• Complete the form below with the number of students your chapter plans to bring to the Show submit via the website or print and fill out the form and FAX the form back to us. You will receive your complimentary tickets in February, along with a letter providing details about parking and other information.
  • Please be sure to fill in your Western Farm Show FFA ticket request form below.

 

Ticket Request orders received after February 2, 2018 will not be mailed, but left in “will call” at the ticket office at the American Royal. The ticket office will open the morning of Friday, Feb. 23.

For questions, contact Ken Dean (kdean@westerneda.com).

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Mark Your Calendar

Mark your calendar for these up-coming leadership development programs and scholarship application deadlines.

 

Check with your FFA advisor about State Degree, Proficiency Award, State Chorus, State Talent and State Officer deadlines.

 

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Save the Date – Drive to Feed Kids

The first ever Missouri FFA Food Insecurity Service Day was held last August during the 2017 Missouri State Fair, and plans are already well underway for this year’s event.

 

Set for Aug. 14, this year’s project hopes to package 100,000 meals for food banks across Missouri.

 

Missouri FFA teamed with Missouri Farmer’s Care for the first Missouri FFA Food Insecurity Service Day. On Aug. 15, 2017, more than 350 FFA students and volunteers spent the day packing 52,032 meals to feed families of up to six people.

 

In an effort to combat childhood food insecurity in the state, Missouri Farmers Care has launched a summer of service with Drive to Feed Kids, a program that leverages existing food bank and distribution networks to deliver kid-friendly meals to youth. Food is delivered through backpack programs and in-school food pantries to help children in food-insecure households.

 

Dr. Alan Wessler, chairman of Missouri Farmers Care, said the Missouri State Fair is an appropriate venue to celebrate the best of Missouri agriculture as well as address the food-security challenges that too many Missourians face.

 

“Hunger isn’t an issue that only happens somewhere else,” Dr. Wessler said. “It is a pervasive concern across Missouri’s rural communities.” A recent study from Feeding America revealed that food insecurity exists in every county in the nation, from a high of 38 percent in Jefferson County, Mississippi, to a low of 3 percent in Grant County, Kansas. The study also showed that:

 

  • Children are at greater risk of hunger than the general population. Across all counties, 21 percent are food insecure, compared to 14 percent of the general population.

 

  • Food-insecure individuals are often ineligible for federal nutrition programs such as the Supplemental Nutrition Assistance Program (SNAP) and free and reduced-priced school lunch programs, underscoring the importance of not only the charitable food assistance sector but also a strong and effective safety net of public nutrition assistance programs.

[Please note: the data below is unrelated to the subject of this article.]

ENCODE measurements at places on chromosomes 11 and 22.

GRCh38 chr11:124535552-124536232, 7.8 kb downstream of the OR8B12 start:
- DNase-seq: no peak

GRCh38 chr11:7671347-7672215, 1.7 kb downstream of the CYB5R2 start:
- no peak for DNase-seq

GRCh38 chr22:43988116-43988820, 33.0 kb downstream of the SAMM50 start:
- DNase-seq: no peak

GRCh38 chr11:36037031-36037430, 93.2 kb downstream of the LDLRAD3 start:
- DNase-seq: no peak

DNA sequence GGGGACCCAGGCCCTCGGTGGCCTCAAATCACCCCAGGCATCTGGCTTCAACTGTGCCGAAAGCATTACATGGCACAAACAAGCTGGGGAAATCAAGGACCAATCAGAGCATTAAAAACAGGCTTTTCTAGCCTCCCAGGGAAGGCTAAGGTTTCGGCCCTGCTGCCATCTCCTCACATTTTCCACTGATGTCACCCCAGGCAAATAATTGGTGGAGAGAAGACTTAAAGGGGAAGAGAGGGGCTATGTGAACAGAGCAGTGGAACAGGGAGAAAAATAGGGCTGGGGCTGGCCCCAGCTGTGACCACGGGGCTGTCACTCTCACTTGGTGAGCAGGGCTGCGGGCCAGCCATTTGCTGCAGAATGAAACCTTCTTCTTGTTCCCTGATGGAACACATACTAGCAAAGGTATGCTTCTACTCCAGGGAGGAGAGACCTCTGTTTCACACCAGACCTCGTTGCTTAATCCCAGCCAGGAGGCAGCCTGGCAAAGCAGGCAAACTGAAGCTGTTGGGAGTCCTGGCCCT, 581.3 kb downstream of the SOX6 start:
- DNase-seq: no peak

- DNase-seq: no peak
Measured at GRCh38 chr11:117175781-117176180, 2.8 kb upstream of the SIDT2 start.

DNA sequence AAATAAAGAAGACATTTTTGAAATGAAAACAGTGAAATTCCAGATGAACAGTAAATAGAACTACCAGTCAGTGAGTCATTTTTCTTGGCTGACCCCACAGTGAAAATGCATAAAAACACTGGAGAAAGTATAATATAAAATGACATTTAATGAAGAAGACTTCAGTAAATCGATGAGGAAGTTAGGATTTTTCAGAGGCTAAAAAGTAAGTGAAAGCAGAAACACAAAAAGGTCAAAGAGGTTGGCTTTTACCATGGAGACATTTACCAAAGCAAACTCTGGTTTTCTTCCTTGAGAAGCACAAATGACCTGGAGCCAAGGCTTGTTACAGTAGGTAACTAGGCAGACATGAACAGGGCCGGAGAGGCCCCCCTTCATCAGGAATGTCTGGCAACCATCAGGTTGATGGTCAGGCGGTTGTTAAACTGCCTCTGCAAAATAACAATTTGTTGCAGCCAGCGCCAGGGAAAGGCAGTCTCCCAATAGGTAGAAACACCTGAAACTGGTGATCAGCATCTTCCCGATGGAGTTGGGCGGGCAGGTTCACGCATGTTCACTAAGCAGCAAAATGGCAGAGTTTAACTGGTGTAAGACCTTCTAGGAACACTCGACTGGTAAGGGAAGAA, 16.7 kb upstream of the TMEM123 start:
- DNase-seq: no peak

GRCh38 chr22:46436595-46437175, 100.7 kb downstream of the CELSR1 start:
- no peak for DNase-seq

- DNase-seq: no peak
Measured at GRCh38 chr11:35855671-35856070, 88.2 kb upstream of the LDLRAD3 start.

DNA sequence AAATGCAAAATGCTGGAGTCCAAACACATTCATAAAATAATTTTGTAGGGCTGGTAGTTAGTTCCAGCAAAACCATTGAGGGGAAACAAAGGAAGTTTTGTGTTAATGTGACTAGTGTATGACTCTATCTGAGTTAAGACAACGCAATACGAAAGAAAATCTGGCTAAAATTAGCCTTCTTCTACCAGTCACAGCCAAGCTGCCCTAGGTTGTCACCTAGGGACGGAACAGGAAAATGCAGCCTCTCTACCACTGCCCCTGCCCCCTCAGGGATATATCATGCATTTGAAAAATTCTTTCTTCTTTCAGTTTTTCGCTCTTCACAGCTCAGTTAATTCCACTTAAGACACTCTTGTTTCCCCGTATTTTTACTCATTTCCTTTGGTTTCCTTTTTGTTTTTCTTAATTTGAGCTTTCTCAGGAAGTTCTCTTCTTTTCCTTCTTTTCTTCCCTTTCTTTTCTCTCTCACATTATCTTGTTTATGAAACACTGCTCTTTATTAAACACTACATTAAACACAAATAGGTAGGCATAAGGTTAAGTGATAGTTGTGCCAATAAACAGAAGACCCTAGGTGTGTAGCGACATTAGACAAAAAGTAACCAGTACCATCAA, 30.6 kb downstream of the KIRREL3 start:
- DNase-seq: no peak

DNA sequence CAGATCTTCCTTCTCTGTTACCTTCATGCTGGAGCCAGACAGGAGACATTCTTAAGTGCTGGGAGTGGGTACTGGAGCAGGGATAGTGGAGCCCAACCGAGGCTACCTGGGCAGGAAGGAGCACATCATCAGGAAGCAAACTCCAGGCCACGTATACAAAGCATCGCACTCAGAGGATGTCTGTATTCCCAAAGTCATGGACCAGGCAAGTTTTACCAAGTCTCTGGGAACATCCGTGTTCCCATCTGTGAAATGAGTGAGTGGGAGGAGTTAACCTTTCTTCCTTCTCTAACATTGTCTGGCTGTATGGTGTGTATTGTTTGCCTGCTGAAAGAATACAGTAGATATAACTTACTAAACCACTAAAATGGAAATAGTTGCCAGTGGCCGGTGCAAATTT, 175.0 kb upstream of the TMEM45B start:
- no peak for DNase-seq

• 76 percent of counties in the top 10 percent of food-insecure counties are rural. Predominantly rural counties have higher rates of food insecurity than urban counties.

 

“All of us in agriculture are focused on doing our best to produce food,” Dr. Wessler said. “But we’re also focused on making our communities the best place they can be. When our youth face uncertainty about access to nutritious food, it presents challenges in coming to school ready to learn and thrive. It is time to consider what we can do to help. The good news is that our partner through Drive to Feed Kids, Feeding Missouri, has a proven and efficient way to deliver food to those who most need it.”

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Living to Serve

Interested in serving other FFA members?

Consider sharing your skills and talents by becoming a Missouri State FFA Officer?

Check out the state officer application procedure at state convention here.

 

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Be Better

Abby Bertz, casual

Abby Bertz – President

2018 has arrived. Hopefully 2017 brought you much love, sacrifice and success. With 2018 we find new beginnings and the opportunity for better than we might have had last year.

 

As most of us find ourselves doing, I was recently scrolling through my Facebook feed. On this social media platform, I have friends from my hometown, around the state, nation and even world. Every day, the app provides me with opinions, pictures and memories from each of these people from all kinds of places. Yesterday, however, this app provided me with a special kind of motivation, motivation from a very special lady right from my hometown.

 

This favorite history teacher of mine pledged a word for 2018, something many have begun to do in place of a New Year’s Resolution. This word is meant to be a constant reminder, a solid aspiration, and a theme for the year. Her word? “Better.”

 

Ms. Stever pledges to be better. Not better than anyone, she says, but a better her—a better her for everyone. Every day, she will strive to “eat better, get better, think better, and love better, on and on.”

 

Just like Ms. Stever, we can embody “better” by thinking about how we can better ourselves, get better at being ourselves, and hold ourselves to a standard of better. We can be better friends, FFA members, siblings and students. There is, and always will be, room for better.

 

Better is progress. And, our starting points and progress will differ from every single person around us. That, friends, is the beauty part of “better.”